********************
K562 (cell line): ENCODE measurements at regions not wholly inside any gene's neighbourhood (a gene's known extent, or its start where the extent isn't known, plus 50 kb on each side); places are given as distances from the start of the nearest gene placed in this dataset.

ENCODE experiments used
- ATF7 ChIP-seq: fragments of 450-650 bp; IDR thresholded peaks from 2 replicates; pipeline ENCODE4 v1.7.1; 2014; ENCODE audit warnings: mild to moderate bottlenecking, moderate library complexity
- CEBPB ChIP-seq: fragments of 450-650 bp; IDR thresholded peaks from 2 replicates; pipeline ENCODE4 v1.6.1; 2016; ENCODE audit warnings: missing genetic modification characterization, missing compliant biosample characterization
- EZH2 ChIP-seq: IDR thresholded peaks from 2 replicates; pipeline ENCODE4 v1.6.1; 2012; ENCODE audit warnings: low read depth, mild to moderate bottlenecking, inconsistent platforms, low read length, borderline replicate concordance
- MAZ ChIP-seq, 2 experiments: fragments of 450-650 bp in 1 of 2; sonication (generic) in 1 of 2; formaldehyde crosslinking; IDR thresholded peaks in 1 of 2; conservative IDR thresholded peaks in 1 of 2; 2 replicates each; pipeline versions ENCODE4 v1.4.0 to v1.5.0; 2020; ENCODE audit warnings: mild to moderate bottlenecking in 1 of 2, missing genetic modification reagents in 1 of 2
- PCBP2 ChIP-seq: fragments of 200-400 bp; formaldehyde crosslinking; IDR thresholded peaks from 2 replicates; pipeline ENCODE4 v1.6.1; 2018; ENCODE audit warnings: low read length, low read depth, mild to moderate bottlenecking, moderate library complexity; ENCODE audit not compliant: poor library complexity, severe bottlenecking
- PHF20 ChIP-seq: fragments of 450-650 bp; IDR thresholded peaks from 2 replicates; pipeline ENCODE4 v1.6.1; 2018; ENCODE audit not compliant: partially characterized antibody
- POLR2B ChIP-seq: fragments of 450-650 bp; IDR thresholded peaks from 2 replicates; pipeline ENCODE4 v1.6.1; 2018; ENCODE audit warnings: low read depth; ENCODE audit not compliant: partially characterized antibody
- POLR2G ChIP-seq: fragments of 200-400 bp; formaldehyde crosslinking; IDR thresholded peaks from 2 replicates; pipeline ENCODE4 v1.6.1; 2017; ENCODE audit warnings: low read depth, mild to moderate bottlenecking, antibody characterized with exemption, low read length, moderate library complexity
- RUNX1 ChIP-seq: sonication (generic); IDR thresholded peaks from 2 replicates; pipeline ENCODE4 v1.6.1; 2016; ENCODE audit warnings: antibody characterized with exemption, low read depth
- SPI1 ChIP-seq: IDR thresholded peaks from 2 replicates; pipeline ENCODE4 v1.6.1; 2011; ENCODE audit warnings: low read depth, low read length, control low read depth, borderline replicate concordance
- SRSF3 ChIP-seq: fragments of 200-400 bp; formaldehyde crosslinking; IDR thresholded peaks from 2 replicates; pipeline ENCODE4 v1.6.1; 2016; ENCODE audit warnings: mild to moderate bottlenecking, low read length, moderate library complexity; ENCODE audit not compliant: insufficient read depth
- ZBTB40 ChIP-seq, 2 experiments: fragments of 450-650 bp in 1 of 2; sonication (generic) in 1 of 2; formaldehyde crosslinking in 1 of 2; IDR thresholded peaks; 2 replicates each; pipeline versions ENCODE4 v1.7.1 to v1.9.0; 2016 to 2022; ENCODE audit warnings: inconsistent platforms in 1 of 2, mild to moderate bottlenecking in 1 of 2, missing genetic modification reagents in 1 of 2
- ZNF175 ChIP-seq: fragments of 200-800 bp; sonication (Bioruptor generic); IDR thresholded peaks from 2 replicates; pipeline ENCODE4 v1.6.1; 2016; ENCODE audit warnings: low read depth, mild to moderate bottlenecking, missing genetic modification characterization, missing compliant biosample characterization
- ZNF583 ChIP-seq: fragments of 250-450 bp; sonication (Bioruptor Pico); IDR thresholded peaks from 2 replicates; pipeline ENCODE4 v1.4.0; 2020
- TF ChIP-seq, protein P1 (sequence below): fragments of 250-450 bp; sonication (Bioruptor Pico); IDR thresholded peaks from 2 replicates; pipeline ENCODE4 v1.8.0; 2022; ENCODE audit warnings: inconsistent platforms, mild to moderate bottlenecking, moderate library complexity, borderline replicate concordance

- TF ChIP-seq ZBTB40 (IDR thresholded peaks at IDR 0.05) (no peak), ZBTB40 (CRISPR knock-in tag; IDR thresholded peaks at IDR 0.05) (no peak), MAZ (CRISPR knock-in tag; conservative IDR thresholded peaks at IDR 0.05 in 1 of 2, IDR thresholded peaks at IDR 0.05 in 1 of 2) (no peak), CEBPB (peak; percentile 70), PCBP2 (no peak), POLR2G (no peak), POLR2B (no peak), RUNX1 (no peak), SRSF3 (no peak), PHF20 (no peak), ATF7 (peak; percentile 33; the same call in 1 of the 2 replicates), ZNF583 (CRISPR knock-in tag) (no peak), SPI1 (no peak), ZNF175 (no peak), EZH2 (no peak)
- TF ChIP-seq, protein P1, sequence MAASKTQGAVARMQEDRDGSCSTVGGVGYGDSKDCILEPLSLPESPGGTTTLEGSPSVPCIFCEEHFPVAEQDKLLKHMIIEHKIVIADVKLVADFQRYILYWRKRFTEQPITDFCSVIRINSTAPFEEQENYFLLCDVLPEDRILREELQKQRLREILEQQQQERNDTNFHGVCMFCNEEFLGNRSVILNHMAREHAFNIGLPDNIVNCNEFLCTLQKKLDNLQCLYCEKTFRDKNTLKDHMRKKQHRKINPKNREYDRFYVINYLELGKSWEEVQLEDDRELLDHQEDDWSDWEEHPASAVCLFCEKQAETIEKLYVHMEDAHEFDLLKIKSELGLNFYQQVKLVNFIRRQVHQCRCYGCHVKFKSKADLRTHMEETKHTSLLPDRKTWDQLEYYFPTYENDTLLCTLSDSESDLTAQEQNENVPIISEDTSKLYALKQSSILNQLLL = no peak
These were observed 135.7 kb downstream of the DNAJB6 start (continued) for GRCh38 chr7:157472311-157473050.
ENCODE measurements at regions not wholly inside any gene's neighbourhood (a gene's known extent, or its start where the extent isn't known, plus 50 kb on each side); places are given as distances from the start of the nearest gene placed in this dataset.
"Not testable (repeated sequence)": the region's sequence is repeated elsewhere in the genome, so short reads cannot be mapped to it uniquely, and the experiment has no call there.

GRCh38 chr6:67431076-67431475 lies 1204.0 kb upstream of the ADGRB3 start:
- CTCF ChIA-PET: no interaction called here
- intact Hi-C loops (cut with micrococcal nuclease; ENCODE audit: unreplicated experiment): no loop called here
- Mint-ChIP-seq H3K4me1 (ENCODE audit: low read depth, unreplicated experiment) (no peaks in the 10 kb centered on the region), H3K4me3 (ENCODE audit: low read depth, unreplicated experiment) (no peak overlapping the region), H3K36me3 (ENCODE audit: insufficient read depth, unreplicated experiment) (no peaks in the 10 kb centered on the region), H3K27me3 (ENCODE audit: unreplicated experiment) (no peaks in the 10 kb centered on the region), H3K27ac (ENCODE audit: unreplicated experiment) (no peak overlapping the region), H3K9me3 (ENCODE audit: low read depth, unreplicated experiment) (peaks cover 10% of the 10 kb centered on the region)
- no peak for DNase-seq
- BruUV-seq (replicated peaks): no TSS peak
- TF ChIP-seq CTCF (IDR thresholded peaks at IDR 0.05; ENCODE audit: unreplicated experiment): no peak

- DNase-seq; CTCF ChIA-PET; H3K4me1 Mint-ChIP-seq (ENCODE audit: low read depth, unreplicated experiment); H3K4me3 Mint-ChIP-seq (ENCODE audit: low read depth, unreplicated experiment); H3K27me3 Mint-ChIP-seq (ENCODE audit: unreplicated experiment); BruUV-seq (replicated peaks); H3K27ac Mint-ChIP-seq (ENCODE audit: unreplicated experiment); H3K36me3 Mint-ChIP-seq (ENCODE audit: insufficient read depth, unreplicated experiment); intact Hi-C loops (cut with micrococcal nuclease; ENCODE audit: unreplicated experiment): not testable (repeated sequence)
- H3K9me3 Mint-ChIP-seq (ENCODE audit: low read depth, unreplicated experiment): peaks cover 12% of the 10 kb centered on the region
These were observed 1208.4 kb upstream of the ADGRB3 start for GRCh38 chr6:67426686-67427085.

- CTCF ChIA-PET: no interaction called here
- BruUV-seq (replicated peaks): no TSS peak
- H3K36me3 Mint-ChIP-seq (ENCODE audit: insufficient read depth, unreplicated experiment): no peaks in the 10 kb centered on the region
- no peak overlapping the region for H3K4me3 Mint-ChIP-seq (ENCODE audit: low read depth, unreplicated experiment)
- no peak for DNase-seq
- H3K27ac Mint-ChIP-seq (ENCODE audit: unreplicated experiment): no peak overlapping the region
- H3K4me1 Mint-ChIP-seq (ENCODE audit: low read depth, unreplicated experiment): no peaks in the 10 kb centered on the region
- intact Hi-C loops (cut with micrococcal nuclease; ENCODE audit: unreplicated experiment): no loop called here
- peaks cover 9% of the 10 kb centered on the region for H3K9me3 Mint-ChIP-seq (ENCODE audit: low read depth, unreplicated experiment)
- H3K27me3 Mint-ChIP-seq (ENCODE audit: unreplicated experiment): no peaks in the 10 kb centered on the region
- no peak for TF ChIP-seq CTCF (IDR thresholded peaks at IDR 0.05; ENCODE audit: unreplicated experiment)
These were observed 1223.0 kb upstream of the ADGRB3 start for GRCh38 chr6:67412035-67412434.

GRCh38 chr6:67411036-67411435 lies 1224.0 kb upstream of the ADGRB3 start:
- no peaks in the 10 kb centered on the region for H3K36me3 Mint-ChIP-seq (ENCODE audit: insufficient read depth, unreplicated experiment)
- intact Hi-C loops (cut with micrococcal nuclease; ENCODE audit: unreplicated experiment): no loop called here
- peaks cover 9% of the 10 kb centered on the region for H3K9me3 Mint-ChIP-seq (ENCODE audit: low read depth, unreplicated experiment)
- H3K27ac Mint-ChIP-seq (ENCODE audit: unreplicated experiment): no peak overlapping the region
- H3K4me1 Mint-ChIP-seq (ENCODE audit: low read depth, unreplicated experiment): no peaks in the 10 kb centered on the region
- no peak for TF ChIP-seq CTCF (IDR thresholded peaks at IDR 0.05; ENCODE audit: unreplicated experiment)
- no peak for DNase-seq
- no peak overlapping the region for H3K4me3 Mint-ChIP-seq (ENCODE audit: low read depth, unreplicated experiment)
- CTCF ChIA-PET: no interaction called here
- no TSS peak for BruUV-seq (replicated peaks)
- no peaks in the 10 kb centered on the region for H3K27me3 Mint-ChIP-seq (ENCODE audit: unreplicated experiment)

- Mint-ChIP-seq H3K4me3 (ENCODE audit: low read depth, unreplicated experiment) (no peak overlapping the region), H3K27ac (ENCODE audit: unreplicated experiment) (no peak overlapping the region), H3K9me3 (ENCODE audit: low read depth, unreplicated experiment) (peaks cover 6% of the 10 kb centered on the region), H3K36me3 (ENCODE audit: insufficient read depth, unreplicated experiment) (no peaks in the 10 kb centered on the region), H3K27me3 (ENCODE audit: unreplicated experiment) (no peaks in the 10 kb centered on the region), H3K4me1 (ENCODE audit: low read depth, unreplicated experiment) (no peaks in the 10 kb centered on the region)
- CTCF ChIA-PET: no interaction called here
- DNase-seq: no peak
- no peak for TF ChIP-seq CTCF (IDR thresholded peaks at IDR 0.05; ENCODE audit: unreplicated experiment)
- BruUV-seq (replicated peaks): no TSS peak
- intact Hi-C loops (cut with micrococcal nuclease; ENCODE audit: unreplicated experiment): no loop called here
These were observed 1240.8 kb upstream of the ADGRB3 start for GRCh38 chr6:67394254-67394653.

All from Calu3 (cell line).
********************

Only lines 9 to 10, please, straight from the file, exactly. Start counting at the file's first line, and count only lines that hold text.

- POLR2B ChIP-seq: fragments of 450-650 bp; IDR thresholded peaks from 2 replicates; pipeline ENCODE4 v1.6.1; 2018; ENCODE audit warnings: low read depth; ENCODE audit not compliant: partially characterized antibody
- POLR2G ChIP-seq: fragments of 200-400 bp; formaldehyde crosslinking; IDR thresholded peaks from 2 replicates; pipeline ENCODE4 v1.6.1; 2017; ENCODE audit warnings: low read depth, mild to moderate bottlenecking, antibody characterized with exemption, low read length, moderate library complexity